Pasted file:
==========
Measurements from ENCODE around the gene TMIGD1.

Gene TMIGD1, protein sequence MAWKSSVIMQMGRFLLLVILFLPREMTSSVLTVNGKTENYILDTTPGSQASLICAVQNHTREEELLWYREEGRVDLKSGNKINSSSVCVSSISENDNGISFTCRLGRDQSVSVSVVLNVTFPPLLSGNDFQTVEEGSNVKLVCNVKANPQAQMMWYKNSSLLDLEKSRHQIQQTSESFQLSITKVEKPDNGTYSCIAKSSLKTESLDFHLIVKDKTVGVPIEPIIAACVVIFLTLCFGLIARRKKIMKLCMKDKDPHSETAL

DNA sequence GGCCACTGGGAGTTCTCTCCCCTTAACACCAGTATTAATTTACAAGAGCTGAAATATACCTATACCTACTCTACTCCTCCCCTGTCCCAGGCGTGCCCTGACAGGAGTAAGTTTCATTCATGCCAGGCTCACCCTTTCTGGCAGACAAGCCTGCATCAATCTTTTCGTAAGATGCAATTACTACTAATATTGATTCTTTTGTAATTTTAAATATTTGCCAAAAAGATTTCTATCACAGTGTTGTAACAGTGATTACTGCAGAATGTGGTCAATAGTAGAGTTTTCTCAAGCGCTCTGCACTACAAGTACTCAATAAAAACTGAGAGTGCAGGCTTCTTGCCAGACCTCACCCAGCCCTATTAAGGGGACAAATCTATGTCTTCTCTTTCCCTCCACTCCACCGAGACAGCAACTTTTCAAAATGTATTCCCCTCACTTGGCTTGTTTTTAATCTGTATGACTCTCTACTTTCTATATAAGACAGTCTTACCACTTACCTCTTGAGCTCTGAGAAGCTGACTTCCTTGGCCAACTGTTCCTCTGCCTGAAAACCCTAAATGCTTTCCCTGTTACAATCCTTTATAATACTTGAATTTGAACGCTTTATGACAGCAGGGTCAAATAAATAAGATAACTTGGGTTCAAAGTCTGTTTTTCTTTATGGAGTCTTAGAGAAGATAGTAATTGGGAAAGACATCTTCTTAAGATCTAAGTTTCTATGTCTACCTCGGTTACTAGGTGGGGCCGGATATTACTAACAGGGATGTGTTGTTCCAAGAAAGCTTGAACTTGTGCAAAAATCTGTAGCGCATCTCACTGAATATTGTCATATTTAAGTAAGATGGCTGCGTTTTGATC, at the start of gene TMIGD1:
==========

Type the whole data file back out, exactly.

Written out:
Measurements from ENCODE around the gene TMIGD1.

Gene TMIGD1, protein sequence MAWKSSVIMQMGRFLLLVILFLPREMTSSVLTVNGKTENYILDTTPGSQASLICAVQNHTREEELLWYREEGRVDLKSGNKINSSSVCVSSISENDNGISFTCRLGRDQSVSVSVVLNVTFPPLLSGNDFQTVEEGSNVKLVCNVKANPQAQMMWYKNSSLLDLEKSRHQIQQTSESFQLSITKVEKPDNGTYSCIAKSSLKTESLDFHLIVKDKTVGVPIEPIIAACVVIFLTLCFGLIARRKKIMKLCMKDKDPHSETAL

DNA sequence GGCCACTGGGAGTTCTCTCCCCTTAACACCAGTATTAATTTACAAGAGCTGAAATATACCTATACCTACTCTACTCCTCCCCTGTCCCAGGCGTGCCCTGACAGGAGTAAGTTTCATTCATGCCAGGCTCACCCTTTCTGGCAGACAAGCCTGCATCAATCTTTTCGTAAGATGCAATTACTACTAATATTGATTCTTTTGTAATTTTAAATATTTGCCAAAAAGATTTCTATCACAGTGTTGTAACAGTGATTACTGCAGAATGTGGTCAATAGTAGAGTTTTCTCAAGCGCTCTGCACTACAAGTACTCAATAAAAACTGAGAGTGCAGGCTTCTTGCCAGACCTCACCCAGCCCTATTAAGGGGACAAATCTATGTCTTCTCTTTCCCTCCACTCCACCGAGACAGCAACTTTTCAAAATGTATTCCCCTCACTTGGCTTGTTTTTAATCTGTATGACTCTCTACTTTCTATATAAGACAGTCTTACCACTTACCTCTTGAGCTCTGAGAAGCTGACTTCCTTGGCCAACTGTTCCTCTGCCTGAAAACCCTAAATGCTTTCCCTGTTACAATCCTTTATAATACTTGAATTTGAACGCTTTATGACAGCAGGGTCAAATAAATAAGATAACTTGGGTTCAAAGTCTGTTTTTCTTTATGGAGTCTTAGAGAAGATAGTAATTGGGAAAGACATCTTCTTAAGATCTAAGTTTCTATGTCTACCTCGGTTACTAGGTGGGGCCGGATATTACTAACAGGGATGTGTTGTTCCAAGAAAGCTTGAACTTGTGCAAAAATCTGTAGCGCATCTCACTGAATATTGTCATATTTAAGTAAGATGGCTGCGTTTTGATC, at the start of gene TMIGD1: